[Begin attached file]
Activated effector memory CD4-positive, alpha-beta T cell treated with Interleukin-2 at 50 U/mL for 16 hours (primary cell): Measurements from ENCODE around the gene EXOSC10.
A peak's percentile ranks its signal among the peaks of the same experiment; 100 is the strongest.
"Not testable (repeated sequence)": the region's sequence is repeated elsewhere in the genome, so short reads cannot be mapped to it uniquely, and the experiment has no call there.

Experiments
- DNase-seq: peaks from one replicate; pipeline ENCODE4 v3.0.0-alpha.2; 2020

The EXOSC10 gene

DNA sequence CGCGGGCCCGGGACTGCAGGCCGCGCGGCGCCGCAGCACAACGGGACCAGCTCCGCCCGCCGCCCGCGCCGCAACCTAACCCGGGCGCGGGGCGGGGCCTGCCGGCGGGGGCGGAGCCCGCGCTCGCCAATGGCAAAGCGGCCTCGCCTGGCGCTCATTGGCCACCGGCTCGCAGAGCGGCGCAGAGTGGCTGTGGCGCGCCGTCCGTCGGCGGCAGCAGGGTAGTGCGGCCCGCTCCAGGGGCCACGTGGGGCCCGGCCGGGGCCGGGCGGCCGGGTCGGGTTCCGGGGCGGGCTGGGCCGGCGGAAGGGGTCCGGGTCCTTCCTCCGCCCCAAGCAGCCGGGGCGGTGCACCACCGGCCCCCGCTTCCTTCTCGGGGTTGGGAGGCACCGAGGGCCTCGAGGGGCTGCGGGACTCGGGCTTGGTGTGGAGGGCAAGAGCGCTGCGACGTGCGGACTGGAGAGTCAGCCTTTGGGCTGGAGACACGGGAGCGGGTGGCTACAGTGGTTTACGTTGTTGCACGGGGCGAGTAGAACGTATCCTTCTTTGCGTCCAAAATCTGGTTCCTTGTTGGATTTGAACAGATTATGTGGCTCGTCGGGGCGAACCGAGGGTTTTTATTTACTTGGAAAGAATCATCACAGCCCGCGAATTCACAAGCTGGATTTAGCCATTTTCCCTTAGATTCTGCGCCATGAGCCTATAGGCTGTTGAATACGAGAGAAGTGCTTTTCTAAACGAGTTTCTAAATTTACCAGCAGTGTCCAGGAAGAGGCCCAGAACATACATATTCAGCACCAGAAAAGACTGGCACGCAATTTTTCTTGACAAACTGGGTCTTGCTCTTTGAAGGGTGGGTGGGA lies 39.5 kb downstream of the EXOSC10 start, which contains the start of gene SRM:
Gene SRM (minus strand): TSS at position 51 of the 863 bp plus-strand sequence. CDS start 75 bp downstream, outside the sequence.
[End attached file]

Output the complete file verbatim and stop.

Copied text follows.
Activated effector memory CD4-positive, alpha-beta T cell treated with Interleukin-2 at 50 U/mL for 16 hours (primary cell): Measurements from ENCODE around the gene EXOSC10.
A peak's percentile ranks its signal among the peaks of the same experiment; 100 is the strongest.
"Not testable (repeated sequence)": the region's sequence is repeated elsewhere in the genome, so short reads cannot be mapped to it uniquely, and the experiment has no call there.

Experiments
- DNase-seq: peaks from one replicate; pipeline ENCODE4 v3.0.0-alpha.2; 2020

The EXOSC10 gene

DNA sequence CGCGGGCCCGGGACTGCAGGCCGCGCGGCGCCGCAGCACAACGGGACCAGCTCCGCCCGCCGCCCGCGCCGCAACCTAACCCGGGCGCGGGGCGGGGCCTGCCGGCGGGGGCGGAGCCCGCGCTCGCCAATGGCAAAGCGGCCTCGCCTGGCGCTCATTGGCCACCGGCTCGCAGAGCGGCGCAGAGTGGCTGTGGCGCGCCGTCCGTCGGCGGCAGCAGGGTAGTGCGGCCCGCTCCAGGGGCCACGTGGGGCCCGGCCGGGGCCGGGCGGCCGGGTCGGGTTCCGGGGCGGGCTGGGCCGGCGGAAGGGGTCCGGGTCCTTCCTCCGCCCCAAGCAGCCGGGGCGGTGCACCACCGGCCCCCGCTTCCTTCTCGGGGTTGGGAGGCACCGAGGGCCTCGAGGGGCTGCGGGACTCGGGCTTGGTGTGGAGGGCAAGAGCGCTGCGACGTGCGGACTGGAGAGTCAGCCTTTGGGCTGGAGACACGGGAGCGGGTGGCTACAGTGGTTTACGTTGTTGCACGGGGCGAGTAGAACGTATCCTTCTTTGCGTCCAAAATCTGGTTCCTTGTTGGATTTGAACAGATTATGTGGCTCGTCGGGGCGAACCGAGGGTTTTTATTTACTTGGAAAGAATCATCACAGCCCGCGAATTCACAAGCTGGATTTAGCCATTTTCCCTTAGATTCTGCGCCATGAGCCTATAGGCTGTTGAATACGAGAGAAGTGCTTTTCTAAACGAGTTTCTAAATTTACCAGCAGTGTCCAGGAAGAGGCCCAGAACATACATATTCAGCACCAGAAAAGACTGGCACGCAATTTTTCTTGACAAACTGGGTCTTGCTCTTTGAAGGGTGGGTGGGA lies 39.5 kb downstream of the EXOSC10 start, which contains the start of gene SRM:
Gene SRM (minus strand): TSS at position 51 of the 863 bp plus-strand sequence. CDS start 75 bp downstream, outside the sequence.